She’d spent half a decade tracking this man. And now there he was at her feet.’
Jen’s role in the operation passed largely unremarked when Bissonnette’s book came out but now the new film — which is released in the UK in January — has confirmed his estimation of her importance.
Although she remains active as a CIA analyst, it is believed Mark Boal, Bigelow’s screenwriter, was allowed to interview her at length. It has emerged that she is in her 30s and joined the CIA after leaving college and before the 9/11 attacks turned American security upside down.
On target: The agent was one of the first to advance the theory that the key to finding Bin Laden lay in Al Qaeda’s courier network which led to his compound (pictured is the attack scene in the movie)
According to the Washington Post, she worked in the CIA’s station in Islamabad, Pakistan, as a ‘targeter’, a role which involves finding people to recruit as spies or to obliterate in drone attacks.
But CIA insiders say she worked almost solely on finding Bin Laden for a decade. She was still in Pakistan when the hunt heated up after Barack Obama became President in 2008 and ordered a renewed effort to find him.
According to colleagues, the female agent was one of the first to advance the theory — apparently against the views of other CIA staff — that the key to finding Bin Laden lay in Al Qaeda’s courier network.
The agency was convinced Bin Laden, who never used the phone, managed to communicate with his disparate organisation without revealing his whereabouts by passing hand-delivered messages to trusted couriers.
The agent spent years pursuing the courier angle, and it was a hunch that proved spectacularly correct when the U.S. uncovered a courier known as Abu Ahmed al-Kuwaiti and tracked him back to a compound in the sleepy Pakistan town of Abbottabad.
Fiesty: Jessica Chastain as agent Maya in Zero Dark Thirty about the hunt for Bin Laden
It was a stunning success for the dedicated agent, though she hardly endeared herself to her colleagues in the process.
As one might expect of a woman working in the largely male world of intelligence, colleagues stress she is no shrinking violet but a prickly workaholic with a reputation for clashing with anyone — even senior intelligence chiefs — who disagreed with her.
‘She’s not Miss Congeniality, but that’s not going to find Osama Bin Laden,’ a former colleague told the Washington Post.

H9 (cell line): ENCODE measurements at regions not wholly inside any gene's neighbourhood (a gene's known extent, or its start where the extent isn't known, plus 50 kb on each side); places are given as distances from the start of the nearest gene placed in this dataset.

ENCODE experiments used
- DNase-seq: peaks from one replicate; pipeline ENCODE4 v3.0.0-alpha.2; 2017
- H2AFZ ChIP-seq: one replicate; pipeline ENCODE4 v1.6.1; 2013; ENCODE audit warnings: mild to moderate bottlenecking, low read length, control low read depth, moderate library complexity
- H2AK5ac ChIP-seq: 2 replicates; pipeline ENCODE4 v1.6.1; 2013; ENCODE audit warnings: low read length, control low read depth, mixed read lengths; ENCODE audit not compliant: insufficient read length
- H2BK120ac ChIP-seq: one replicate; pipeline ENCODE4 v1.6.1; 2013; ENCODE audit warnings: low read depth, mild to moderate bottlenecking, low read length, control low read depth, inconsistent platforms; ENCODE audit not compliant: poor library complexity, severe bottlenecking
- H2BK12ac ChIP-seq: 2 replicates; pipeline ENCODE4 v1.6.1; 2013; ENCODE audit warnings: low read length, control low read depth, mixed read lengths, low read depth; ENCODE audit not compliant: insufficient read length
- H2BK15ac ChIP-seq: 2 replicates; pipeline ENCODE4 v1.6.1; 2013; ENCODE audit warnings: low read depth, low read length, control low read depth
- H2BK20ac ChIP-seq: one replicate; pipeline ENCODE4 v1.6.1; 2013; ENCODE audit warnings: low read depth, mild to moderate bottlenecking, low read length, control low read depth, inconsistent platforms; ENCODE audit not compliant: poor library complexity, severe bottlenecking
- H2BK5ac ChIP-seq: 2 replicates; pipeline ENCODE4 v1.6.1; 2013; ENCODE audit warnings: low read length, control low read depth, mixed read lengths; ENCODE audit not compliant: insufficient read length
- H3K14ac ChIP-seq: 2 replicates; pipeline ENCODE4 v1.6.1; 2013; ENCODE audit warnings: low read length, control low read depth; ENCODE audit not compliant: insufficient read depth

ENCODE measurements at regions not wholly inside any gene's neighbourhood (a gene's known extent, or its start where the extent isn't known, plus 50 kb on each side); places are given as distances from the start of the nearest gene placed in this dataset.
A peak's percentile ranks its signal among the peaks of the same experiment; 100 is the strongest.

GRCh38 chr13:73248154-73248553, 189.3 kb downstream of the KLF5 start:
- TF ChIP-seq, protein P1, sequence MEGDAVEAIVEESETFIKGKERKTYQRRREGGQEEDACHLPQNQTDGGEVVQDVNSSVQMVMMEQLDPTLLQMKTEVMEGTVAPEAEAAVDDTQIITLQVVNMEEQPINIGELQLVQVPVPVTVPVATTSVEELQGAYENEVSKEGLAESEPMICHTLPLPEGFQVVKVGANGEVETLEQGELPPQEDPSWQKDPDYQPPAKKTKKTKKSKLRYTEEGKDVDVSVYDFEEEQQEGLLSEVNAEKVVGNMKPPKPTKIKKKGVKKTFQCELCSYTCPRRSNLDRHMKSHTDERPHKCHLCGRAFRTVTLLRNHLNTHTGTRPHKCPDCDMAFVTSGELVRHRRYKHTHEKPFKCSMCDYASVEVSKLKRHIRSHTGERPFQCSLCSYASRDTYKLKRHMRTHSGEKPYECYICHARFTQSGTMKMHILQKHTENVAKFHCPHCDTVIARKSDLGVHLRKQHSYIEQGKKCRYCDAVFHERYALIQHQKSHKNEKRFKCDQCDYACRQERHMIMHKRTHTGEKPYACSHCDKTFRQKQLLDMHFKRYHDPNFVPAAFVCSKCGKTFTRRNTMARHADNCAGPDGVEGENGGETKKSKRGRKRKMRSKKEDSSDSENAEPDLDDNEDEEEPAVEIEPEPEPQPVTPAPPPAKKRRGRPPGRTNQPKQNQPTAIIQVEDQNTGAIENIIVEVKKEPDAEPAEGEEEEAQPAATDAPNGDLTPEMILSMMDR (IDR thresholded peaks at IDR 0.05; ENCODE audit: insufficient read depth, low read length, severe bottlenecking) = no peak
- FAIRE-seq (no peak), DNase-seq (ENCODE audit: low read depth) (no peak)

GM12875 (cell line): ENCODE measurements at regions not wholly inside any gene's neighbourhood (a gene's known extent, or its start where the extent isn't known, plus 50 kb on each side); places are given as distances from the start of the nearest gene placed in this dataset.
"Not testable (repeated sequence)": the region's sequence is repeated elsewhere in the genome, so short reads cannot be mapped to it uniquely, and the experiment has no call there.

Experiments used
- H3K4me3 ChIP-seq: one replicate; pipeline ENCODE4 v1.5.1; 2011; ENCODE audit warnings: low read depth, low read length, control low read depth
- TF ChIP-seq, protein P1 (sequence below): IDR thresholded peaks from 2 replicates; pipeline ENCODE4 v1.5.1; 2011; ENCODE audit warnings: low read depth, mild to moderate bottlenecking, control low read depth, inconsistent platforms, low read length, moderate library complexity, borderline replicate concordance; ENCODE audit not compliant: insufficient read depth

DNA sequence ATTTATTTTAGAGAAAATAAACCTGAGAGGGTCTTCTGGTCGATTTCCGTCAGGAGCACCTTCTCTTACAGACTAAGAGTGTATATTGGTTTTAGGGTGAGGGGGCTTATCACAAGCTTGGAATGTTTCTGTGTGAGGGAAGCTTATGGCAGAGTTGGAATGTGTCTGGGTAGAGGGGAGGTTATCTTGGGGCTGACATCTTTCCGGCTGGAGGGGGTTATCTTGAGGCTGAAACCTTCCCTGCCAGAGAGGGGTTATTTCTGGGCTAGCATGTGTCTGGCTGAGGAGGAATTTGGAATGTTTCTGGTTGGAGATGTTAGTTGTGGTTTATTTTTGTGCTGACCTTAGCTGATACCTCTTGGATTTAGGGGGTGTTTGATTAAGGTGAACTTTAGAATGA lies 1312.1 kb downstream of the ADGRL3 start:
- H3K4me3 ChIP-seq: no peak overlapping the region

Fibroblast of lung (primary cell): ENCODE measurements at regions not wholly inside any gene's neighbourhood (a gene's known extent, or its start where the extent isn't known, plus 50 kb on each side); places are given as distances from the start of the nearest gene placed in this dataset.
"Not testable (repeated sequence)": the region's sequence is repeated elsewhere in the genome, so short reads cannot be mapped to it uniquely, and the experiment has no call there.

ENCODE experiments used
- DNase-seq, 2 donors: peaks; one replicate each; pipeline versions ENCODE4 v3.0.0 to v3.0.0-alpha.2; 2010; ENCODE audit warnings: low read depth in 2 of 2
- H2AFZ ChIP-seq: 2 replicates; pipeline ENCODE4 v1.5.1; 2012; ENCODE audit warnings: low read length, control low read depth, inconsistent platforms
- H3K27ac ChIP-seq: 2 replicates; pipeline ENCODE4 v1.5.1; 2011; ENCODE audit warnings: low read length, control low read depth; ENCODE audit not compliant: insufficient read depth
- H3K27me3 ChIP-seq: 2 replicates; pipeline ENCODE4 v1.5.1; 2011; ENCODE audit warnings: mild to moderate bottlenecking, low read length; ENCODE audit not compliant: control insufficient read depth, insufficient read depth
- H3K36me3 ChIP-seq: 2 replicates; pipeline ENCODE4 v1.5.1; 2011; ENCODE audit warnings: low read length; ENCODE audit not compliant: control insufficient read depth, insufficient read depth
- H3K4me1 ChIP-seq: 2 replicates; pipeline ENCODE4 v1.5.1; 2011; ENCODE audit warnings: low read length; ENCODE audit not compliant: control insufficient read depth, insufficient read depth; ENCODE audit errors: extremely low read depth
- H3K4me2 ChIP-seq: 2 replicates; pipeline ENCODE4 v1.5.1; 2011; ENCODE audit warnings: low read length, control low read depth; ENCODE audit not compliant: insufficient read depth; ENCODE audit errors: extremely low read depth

Another added: ‘Do you know how many CIA officers are jerks? If that was a disqualifier, the whole National Clandestine Service would be gone.’
In the film, Maya is portrayed as a loner who has a ‘her-against-the-world’ attitude and pummels superiors into submission by sheer force of will. CIA colleagues say the film’s depiction of her is spot-on.
If this is the case, then she shows little of the feminine tenderness that serves Carrie Mathison so well in Homeland and which Hollywood usually uses to soften female protagonists like Maya.
Instead, the film shows her happily colluding in the torture by waterboarding of an Al Qaeda suspect.
And Navy SEAL Bissonnette reported how she had told him she wasn’t in favour of storming the Bin Laden compound but preferred to ‘just push the easy button and bomb it’. Given that the bombing option would almost certainly have killed the women and children the CIA knew were inside, her comment suggests a cold indifference to ‘civilian’ casualties.
But then the real female agent is hardly your archetypal film heroine. She has reportedly been passed over for promotion since the Bin Laden raid, perhaps adding to her sense of grievance.
Although she was among a handful of CIA staff rewarded over the operation with the Distinguished Intelligence Medal, the agency’s highest honour, dozens of other colleagues were given lesser gongs.
Fellow staff say this prompted her anger to boil over: she hit ‘reply all’ to an email announcing the awards and added her own message which — according to one — effectively said: ‘You guys tried to obstruct me. You fought me. Only I deserve the award.’
Although colleagues say the intense attention she received from the film-makers has made many of them jealous, they are shocked she was passed over for promotion and merely given a cash bonus for her Bin Laden triumph.
Glamorised fiction: The reality of America’s battle against terrorism couldn’t have been more different to the politically-correct hit TV show Homeland, in which Claire Danes plays a beautiful CIA agent who spots the Al Qaeda plot which her misguided colleagues missed
She has also been moved within the CIA, reassigned to a new counter-terrorism role.
By Tom Leonard
PUBLISHED: 23:54 GMT, 13 December 2012 | UPDATED: 23:54 GMT, 13 December 2012
Find this story at 13 December 2012